An often neglected, yet essential, element of project and program management is project risk management.
Project Risk Management is concerned with the identification and planning for potential risks that may impact the project (both positive and negative impacts).
Risks can be positive (Opportunities) or negative (Risks or Threats).
* Positive Risks:
- Per-GB cost of storage may decrease during the course of the project
- Scope of data conversion work may turn out to be less than we anticipated
* Negative Risks:
- Commercial software product may not perform as expected
- Degree of software modification may turn out to be greater than we anticipated
Note: Risks and Opportunities are not mirror images of each other. For one thing, a risk that has a less negative impact than expected can be considered a positive risk, though it may not necessarily offer an opportunity. In addition, definitions of opportunities are usually less precise than definitions of risks.
Risk has two primary components for a given event:
- A probability of occurrence of that event
- Impact (or consequence) of the event occurring (amount at stake)
Issues vs. Risks
There is some confusion between issues and risks. While both issues and risks have consequences (impact), the probability (and, to some extent, the time) dimension is different.
A risk is an event or situation that may possibly, but not necessarily occur, in the future. The probability can range from 0% to 100%. An example: possible loss of key staff members. When risks are identified ahead of time, we can determine mitigations and responses to prevent the risk from becoming an issue.
An issue is a situation that either is currently occurring or will occur in the future. It’s usually unexpected or has a low enough impact and/or probability that developing a mitigation or response was a low priority and, therefore, not part of the risk register (see below). The probability is 100%. An issue that has occurred or is currently happening is referred to as a problem. An example: upcoming termination of vendor support for an older release of a software product. When we know that the end-of-support date is approaching, it becomes an issue. When the date is actually upon us, it becomes a problem. When we know that an issue is coming up, we can try to take steps to deal with the issue before it becomes a problem. Too often, however, issues arise unexpectedly and immediately and must be addressed immediately.
Steps in the Project Risk Management Process
Project risk management proceeds as follows:
- Early in the planning, the project lead defines how risk management will be conducted for the project. The output of this activity is the risk management plan which becomes part of the overall project plan.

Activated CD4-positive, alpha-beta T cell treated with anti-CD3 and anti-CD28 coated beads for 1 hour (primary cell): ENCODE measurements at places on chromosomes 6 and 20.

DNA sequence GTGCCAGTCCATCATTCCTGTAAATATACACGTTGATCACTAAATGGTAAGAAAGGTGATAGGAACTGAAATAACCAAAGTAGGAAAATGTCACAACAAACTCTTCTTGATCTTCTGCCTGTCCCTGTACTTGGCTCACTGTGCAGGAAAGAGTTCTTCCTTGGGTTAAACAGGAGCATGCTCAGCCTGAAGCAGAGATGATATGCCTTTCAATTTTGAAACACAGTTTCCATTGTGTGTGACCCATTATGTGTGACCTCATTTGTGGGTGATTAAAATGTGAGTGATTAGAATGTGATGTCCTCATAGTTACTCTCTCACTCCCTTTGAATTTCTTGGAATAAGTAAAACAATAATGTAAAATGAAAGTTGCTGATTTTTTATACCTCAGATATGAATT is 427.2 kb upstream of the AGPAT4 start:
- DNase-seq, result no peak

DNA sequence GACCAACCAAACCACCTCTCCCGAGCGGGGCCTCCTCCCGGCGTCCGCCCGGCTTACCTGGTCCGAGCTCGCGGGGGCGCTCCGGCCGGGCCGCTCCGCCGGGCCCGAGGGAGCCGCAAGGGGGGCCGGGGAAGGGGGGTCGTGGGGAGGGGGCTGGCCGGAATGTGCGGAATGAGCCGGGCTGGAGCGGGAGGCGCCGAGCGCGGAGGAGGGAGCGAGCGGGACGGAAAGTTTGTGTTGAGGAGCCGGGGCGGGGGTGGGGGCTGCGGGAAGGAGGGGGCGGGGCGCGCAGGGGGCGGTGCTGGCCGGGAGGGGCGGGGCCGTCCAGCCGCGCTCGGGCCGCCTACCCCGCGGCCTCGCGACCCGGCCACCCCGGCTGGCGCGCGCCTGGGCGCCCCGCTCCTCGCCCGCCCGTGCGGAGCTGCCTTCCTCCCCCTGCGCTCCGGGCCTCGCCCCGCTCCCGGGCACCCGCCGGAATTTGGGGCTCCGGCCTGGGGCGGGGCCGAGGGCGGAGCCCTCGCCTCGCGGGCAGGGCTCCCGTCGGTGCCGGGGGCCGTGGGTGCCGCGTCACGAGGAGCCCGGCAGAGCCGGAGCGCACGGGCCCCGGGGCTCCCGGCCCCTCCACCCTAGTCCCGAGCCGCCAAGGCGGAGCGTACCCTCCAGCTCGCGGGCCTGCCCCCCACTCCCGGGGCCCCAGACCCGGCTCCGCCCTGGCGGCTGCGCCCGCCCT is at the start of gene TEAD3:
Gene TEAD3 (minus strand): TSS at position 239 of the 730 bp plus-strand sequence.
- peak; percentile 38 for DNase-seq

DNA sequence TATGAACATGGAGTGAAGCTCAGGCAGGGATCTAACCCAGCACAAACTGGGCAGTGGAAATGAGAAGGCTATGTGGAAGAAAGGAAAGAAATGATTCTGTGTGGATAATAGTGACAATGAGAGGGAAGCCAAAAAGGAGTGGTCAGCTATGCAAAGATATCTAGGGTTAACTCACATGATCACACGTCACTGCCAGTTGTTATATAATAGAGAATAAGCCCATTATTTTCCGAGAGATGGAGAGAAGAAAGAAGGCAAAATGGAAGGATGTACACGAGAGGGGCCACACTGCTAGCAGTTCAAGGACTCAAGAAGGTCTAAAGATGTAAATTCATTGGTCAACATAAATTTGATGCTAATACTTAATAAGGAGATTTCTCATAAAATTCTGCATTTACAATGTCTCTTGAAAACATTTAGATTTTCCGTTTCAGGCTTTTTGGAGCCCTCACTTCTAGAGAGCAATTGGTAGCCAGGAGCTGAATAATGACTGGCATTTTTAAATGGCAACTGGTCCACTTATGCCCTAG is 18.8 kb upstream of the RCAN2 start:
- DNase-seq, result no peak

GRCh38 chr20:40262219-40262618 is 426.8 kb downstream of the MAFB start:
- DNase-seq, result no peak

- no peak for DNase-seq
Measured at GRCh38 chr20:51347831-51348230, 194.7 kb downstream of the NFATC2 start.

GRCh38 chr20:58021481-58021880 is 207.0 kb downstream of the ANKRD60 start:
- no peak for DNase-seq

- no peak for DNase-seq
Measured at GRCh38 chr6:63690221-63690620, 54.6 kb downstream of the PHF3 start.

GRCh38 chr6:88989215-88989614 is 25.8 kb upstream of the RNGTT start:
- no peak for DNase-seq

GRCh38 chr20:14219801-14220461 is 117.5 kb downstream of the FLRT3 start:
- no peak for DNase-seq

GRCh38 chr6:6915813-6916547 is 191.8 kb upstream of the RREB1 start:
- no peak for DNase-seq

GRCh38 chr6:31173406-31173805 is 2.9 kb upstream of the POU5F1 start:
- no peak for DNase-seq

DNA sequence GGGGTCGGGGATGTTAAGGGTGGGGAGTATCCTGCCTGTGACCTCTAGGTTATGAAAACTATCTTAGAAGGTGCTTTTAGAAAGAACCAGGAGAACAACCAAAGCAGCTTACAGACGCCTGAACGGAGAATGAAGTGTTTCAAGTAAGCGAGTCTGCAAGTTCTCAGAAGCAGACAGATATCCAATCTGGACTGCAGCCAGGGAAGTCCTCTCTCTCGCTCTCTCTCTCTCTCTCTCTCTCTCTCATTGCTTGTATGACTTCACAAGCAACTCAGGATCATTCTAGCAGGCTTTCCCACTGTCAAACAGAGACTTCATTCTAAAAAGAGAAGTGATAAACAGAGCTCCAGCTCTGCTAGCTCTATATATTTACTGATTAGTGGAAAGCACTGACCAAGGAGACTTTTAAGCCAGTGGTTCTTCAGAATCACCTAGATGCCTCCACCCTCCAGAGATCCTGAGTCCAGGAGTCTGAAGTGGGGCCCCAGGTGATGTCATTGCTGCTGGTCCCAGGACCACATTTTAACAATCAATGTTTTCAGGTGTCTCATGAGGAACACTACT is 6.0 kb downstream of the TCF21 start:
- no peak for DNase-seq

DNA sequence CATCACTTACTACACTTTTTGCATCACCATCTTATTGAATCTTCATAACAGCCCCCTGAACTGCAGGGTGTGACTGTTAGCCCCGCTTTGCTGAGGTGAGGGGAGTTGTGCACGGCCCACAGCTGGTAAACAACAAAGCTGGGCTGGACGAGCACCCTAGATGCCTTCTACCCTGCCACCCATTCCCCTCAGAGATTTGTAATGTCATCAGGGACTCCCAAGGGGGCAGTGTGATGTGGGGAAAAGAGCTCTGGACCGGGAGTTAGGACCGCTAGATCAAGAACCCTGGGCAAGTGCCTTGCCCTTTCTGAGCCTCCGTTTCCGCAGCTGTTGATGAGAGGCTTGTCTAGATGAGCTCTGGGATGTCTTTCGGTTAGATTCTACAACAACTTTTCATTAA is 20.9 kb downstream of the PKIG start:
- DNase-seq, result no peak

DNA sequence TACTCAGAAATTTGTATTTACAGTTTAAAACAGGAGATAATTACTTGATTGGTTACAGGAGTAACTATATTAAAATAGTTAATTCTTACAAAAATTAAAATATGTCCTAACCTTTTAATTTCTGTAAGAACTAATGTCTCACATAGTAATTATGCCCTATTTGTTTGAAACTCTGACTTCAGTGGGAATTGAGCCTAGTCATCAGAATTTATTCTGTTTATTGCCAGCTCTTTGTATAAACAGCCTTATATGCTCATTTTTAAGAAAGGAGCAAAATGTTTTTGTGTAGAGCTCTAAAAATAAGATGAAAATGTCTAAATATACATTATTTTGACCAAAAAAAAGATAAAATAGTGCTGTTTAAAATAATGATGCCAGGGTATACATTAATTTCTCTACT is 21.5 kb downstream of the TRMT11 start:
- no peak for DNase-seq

- The project lead then works with project team to identify the project risks and conducts qualitative and quantitative analyses of the risks to determine the probabilities and impacts of the risks.
- After scoring the risks based on the probabilities and impact, the top risks are identified and a risk mitigation / risk response plan is developed defining the actions to be taken in the event of those risks.
- Throughout the duration of the project, as part of monitoring & controlling, the risk responses are carried out (when needed), new risks are identified, and previously identified risks are re-evaluated for any changes in their impact or probability. As a result of these activities, the schedule and/or cost baselines may be modified.
Risk mitigation vs. risk response.
Risk mitigation is a planning technique used to reduce the probability of a risk occurring or reduces the impact to an acceptable threshold.
Risk response is the action to be taken in the event that the risk actually occurs. As each risk in the risk register is identified, one or more responses to the risk are determined and documented. Creating the risk register along with risk mitigation and responses is important:
Imagine this scenario. Due to the complexity and unique nature of your organization’s business processes, the development of the business rules for a new ERP system is taking 3 times as long as expected. When the project sponsor asks about this set-back, you reply, “I knew this was going to happen!”
If you don’t have risk response previously identified, then the sponsor can ask you, “if you knew this was going to happen, why didn’t you have a response plan in place?!?”
Another element of risk is cause. The existence of something or the lack of something can cause a risky or dangerous situation to exist. The source or cause of this situation is referred to as a hazard. The degree of risk can be viewed as a function of hazards vs. safeguards where safeguards mitigate the level of risk. For example, lack of technical knowledge can be a hazard that can be mitigated by training.
The risk management processes occur throughout the project life cycle – starting with risk identification during the Planning phase, continuing with risk analyses and the creation of the risk register.
The risk register is reviewed during project monitoring:
- Changes in the project plan can lead to additional risk identification.
- The occurrence of a previously identified risk can result in changes to the project plan.
- Scope changes can result in new risks. Scope changes can also result in the elimination of previously identified risks.
Look for Upcoming Post: Project Risk Management vs. Enterprise Risk Management (ERM).
The Guide to the Project Management Book of Knowledge, 4th Edition (PMBOK Guide), ©2008, Project Management Institute
Practice Standard for Project Risk Management, © 2009, Project Management Institute
Project Management: A Systems Approach to Planning, Scheduling, and Controlling, Tenth Edition, by Harold Kerzner, John Wiley & Sons © 2009